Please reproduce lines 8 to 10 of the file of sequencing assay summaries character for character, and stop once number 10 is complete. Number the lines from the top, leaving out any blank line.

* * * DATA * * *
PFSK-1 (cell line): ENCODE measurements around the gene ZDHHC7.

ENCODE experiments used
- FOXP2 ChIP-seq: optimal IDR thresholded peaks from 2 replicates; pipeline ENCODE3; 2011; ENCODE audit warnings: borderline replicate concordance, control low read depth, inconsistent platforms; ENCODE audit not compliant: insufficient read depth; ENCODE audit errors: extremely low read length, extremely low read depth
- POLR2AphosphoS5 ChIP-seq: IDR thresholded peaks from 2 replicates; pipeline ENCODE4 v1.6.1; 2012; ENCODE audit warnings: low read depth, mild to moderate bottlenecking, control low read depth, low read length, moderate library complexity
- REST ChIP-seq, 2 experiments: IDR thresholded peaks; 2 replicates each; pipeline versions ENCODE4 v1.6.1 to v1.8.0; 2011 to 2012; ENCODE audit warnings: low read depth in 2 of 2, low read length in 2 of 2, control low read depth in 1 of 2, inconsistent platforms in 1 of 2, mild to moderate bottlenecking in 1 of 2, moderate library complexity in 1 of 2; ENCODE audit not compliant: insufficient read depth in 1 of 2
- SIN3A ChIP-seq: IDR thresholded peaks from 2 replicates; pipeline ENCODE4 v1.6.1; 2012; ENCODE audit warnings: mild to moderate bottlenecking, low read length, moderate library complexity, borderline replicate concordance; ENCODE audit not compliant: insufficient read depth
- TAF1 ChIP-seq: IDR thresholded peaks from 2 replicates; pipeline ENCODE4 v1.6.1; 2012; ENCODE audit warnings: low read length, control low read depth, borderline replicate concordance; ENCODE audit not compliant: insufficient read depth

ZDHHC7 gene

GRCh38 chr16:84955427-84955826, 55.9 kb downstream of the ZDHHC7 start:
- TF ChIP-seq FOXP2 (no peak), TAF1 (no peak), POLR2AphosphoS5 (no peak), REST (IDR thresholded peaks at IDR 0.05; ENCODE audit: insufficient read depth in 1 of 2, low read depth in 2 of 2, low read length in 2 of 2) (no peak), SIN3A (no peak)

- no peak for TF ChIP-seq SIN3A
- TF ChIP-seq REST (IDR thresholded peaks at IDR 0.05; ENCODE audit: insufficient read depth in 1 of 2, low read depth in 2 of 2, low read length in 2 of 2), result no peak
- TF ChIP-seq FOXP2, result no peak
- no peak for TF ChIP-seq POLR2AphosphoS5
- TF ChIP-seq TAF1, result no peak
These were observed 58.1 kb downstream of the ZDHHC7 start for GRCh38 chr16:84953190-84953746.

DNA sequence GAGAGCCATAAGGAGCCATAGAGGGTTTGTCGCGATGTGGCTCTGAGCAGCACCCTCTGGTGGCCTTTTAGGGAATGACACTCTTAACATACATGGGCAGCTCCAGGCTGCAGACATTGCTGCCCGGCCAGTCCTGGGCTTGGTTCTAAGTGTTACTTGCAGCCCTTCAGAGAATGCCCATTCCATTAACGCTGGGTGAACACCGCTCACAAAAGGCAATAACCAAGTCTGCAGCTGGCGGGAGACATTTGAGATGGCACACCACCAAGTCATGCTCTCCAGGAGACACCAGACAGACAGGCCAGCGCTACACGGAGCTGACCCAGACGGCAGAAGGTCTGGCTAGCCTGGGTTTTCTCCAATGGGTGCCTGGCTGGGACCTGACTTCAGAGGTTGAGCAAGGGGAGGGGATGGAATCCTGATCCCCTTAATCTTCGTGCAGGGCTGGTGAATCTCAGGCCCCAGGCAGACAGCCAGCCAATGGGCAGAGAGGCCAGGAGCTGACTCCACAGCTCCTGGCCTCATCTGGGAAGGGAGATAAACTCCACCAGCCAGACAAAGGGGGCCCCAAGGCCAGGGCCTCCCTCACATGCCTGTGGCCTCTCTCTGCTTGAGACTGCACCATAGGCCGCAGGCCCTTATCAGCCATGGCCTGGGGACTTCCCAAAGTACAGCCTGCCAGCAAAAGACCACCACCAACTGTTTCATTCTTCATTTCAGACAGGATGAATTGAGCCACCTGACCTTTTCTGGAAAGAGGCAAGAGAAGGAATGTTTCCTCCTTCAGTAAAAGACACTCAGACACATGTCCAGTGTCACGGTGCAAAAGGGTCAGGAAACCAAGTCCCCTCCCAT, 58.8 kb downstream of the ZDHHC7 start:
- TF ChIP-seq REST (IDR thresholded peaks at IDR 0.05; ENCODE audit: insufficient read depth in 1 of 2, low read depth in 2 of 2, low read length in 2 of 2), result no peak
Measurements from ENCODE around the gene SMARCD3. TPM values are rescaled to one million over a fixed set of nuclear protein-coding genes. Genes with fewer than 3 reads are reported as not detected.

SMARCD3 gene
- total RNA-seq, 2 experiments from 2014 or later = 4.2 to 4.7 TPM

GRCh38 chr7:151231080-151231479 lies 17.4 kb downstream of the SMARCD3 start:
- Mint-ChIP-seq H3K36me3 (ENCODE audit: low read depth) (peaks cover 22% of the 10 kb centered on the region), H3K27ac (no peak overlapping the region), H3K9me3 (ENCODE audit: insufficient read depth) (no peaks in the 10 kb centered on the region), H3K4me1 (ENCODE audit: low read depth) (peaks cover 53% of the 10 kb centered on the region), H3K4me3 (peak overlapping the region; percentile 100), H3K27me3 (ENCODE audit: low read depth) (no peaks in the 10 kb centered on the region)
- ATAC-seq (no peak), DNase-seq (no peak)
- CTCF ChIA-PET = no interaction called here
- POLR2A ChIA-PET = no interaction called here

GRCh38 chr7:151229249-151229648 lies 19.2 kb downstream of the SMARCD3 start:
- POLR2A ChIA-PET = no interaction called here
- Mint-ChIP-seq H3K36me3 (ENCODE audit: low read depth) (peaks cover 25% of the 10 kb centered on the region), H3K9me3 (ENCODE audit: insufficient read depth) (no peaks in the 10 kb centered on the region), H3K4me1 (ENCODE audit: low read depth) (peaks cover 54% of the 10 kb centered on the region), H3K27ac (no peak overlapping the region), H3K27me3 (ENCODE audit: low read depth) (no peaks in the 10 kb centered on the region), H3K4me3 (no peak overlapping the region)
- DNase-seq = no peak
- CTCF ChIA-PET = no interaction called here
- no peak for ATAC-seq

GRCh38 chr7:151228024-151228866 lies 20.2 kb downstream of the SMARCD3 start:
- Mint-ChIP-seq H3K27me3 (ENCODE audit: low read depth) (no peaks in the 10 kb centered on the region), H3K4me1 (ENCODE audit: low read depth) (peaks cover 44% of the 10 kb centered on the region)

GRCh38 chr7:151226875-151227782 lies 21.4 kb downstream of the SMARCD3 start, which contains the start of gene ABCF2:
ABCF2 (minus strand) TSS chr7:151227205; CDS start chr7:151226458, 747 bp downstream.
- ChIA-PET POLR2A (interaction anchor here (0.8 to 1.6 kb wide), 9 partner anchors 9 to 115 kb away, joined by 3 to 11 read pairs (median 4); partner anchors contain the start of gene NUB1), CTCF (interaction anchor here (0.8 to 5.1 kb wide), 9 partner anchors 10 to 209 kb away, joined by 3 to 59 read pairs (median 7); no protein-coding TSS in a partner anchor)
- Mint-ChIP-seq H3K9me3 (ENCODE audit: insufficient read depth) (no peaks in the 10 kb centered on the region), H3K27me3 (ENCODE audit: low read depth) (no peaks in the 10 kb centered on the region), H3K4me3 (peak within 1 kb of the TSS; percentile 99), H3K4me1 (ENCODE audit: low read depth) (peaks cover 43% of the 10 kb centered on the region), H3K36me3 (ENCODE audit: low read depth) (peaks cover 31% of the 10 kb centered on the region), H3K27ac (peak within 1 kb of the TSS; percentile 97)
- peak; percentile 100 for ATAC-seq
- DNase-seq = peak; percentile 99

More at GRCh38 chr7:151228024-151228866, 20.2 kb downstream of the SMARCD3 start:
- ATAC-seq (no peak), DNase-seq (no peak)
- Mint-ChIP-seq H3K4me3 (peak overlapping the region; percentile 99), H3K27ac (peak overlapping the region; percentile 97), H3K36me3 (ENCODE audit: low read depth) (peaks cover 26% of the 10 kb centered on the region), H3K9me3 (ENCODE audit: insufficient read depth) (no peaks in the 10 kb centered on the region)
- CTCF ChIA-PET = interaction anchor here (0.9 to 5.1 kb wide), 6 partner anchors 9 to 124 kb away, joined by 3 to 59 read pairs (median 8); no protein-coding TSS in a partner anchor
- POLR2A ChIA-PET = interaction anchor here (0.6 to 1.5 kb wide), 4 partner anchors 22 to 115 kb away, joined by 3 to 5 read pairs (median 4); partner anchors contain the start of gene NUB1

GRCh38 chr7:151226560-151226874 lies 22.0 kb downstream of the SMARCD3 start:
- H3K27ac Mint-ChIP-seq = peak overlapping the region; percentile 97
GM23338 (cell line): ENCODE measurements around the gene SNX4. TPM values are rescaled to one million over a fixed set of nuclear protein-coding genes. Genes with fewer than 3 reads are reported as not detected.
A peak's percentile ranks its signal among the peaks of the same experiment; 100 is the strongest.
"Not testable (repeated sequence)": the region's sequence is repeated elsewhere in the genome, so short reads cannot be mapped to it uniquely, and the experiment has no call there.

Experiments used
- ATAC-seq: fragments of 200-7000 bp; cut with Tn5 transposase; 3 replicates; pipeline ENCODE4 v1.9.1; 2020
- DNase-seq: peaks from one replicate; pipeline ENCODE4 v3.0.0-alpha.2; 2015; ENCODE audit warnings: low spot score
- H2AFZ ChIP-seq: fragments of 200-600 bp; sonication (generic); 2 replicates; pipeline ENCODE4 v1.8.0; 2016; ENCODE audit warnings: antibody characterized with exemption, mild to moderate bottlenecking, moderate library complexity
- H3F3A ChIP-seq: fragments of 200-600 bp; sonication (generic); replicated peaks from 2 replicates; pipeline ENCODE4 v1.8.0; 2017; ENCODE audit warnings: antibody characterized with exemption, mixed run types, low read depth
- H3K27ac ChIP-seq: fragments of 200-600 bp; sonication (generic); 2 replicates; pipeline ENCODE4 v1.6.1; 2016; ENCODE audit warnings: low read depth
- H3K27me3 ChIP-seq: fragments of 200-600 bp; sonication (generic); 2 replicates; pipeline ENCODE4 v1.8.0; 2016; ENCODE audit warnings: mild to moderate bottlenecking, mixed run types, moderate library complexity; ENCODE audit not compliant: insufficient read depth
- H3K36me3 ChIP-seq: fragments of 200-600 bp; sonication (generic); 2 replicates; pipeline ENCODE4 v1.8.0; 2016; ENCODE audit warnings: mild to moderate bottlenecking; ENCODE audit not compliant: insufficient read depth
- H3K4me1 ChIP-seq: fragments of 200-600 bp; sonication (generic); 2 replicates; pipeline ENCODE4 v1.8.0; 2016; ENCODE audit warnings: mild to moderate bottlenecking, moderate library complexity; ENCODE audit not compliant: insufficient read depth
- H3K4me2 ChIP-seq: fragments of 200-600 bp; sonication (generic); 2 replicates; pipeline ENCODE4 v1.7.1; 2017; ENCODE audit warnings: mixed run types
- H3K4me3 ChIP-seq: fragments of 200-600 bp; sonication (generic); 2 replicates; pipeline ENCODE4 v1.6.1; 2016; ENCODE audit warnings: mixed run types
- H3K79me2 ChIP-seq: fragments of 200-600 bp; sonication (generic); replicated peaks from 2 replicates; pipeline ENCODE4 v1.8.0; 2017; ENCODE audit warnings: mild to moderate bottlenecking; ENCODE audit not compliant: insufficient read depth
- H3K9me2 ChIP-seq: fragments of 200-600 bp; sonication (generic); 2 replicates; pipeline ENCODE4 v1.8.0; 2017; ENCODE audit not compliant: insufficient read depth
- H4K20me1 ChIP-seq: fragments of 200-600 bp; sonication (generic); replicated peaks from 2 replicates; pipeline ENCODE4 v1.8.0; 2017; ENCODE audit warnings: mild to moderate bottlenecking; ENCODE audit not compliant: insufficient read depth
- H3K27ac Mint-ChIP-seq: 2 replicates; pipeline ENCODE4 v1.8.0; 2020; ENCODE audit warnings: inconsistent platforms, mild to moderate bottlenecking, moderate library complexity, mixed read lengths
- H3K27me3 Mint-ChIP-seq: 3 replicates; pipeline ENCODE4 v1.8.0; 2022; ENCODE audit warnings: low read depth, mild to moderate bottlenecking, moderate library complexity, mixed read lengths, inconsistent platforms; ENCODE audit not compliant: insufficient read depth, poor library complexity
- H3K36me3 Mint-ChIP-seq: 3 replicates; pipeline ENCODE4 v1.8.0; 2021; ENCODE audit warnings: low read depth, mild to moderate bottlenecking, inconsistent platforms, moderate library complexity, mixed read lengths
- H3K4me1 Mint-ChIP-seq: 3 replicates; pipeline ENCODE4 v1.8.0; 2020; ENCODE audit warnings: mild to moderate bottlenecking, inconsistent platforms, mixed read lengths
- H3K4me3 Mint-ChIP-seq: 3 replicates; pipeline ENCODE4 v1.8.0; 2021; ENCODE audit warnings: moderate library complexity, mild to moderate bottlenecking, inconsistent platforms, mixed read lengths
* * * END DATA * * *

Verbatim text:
ZDHHC7 gene

GRCh38 chr16:84955427-84955826, 55.9 kb downstream of the ZDHHC7 start:
- TF ChIP-seq FOXP2 (no peak), TAF1 (no peak), POLR2AphosphoS5 (no peak), REST (IDR thresholded peaks at IDR 0.05; ENCODE audit: insufficient read depth in 1 of 2, low read depth in 2 of 2, low read length in 2 of 2) (no peak), SIN3A (no peak)